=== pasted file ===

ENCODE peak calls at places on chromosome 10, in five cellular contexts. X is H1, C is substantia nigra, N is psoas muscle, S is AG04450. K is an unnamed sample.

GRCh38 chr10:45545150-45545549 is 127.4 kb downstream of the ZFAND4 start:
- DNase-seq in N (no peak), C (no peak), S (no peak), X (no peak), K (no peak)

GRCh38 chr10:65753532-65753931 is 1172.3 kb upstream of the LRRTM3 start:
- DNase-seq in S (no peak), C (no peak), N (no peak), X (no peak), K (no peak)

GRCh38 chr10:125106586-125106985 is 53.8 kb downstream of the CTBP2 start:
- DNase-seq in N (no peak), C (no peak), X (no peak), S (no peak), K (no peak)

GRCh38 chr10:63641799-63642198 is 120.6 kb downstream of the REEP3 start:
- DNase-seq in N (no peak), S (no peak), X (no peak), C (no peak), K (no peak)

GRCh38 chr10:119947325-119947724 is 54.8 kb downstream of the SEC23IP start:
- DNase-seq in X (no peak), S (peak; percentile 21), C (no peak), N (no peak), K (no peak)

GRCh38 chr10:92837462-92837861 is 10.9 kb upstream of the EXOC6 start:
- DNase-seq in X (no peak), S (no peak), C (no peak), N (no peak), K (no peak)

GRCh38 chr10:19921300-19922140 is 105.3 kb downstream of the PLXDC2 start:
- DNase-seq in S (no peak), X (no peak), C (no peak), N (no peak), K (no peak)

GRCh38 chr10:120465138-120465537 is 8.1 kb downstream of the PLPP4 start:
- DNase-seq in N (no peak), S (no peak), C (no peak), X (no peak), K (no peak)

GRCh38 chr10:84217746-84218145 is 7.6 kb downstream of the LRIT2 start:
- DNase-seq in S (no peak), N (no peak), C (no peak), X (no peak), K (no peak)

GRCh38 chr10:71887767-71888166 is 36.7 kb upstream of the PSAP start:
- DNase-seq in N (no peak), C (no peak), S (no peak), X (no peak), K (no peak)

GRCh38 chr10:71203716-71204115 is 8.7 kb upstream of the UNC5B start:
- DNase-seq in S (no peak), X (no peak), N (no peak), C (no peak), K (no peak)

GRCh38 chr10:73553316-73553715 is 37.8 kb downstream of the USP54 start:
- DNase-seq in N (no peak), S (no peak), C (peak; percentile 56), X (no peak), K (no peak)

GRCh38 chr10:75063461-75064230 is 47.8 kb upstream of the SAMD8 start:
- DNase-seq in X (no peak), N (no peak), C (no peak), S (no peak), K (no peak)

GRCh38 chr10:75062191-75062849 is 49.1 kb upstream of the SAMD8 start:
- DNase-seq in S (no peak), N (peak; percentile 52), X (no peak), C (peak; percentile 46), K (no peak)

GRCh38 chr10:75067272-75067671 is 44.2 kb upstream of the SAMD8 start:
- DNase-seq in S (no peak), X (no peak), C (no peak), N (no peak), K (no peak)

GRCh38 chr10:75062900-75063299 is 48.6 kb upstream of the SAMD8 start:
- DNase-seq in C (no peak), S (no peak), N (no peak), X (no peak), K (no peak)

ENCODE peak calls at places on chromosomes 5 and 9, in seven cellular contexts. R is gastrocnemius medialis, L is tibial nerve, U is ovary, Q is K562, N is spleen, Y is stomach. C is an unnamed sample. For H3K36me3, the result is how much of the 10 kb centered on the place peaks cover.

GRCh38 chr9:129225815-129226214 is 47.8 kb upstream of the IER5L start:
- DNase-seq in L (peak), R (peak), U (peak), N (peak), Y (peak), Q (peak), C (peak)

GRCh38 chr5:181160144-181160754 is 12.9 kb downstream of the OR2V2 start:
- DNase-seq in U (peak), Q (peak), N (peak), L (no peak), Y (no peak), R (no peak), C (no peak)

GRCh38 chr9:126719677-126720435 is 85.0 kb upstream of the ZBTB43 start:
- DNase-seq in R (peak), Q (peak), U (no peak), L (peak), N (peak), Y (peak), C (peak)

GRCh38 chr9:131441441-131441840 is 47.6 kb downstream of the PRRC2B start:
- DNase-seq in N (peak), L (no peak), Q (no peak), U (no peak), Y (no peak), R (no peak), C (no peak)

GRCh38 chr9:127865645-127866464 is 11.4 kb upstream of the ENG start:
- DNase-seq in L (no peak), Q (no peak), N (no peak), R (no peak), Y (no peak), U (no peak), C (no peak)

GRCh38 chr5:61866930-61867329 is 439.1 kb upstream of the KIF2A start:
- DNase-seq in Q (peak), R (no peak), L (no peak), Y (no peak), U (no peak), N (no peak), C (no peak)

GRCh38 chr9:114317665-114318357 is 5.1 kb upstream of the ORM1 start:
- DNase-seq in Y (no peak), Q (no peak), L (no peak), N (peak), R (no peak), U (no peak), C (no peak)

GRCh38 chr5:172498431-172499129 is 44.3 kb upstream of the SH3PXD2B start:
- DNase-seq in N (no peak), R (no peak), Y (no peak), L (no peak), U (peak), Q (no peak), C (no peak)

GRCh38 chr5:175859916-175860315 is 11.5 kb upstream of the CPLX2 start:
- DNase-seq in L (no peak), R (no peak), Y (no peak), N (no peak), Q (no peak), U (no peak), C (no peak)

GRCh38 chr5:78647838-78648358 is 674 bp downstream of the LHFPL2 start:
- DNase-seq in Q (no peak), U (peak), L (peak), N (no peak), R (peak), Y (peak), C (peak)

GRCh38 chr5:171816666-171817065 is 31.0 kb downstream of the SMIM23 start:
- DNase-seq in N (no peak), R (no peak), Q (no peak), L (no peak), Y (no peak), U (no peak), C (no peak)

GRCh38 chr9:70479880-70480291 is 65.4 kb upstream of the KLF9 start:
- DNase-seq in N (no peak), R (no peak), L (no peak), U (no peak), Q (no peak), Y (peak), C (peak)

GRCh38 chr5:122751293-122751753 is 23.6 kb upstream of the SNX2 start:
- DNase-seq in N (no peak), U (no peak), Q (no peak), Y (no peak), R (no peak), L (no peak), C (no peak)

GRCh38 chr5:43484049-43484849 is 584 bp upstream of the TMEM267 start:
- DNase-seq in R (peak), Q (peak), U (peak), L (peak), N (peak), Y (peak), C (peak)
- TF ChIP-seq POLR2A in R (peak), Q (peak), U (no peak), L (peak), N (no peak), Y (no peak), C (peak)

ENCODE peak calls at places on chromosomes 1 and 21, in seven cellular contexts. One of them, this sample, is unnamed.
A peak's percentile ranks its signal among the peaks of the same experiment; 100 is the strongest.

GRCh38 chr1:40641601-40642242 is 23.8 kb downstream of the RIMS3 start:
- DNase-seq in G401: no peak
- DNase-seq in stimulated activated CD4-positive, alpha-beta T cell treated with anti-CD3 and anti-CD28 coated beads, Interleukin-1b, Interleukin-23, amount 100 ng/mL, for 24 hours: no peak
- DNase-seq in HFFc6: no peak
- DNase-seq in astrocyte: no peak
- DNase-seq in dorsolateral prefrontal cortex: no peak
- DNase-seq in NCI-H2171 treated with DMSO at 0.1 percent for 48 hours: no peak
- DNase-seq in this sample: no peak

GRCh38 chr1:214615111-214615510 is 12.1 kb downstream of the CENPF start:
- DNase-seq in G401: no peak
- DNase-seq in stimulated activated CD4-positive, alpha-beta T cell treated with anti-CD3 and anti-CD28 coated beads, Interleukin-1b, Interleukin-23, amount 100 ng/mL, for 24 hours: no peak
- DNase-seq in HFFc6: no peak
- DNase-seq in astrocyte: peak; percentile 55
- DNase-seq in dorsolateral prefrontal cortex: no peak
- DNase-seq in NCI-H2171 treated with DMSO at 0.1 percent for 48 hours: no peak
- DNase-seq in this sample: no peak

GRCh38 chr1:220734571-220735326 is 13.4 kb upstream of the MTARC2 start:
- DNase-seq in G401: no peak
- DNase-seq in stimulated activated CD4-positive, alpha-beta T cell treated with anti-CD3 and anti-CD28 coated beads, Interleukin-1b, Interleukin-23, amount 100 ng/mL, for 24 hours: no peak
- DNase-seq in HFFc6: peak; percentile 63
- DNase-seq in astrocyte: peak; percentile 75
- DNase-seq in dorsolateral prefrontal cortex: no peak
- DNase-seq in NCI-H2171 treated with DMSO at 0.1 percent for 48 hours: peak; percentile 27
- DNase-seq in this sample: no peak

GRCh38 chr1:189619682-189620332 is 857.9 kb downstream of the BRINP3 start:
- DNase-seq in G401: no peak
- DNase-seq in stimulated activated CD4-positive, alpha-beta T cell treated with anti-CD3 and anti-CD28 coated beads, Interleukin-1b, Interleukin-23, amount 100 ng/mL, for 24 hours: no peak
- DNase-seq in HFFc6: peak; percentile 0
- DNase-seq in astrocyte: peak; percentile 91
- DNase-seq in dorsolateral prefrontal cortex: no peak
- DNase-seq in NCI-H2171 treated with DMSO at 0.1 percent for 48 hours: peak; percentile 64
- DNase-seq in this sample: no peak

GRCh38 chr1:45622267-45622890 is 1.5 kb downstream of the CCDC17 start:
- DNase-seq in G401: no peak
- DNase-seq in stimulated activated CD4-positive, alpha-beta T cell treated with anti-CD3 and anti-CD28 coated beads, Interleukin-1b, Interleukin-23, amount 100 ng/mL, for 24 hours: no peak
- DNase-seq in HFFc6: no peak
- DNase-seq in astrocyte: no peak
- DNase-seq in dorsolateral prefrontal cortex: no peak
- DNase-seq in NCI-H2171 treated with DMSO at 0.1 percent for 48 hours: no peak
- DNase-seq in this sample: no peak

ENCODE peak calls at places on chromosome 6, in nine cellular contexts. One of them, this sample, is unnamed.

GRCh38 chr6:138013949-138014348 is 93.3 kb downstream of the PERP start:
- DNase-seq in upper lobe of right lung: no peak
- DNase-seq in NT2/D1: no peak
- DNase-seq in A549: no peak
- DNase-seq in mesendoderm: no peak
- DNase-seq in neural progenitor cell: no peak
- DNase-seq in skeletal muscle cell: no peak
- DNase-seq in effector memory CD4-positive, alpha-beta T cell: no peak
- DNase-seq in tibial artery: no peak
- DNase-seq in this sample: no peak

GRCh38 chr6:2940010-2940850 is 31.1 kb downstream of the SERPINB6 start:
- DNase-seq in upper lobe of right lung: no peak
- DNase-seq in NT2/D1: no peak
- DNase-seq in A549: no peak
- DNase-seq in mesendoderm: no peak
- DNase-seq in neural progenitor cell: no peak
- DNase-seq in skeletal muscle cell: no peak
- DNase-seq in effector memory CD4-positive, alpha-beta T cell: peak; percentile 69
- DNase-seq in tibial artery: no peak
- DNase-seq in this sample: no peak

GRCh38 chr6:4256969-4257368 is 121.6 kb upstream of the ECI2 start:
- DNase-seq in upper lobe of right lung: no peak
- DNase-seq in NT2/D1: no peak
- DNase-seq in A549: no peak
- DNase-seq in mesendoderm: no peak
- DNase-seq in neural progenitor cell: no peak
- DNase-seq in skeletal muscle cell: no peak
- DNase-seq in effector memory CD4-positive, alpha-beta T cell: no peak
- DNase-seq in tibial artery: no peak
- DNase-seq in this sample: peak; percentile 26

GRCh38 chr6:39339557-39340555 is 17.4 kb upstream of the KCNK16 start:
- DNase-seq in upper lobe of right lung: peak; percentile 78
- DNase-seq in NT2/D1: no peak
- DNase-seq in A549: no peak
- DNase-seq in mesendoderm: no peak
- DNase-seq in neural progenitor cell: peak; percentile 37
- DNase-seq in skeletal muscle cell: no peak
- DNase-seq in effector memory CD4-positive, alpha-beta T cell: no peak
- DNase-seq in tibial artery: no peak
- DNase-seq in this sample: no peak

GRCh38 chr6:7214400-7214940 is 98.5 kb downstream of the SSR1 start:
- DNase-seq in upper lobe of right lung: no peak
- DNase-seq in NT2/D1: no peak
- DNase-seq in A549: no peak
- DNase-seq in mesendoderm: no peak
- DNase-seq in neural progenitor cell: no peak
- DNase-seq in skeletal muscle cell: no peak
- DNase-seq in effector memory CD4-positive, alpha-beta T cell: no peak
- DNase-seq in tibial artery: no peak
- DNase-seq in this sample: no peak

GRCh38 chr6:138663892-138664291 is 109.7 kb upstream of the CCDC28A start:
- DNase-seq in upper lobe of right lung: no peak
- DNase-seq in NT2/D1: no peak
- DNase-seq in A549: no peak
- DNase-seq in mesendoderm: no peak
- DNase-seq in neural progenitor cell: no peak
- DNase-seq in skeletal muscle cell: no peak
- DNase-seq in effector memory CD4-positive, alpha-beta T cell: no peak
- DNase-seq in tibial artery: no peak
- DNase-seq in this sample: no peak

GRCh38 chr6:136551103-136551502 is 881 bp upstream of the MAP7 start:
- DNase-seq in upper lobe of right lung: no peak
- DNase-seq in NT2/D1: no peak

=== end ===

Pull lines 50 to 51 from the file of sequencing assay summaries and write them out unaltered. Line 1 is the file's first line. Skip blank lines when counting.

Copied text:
- DNase-seq in N (no peak), R (no peak), Y (no peak), L (no peak), U (peak), Q (no peak), C (no peak)

GRCh38 chr5:175859916-175860315 is 11.5 kb upstream of the CPLX2 start: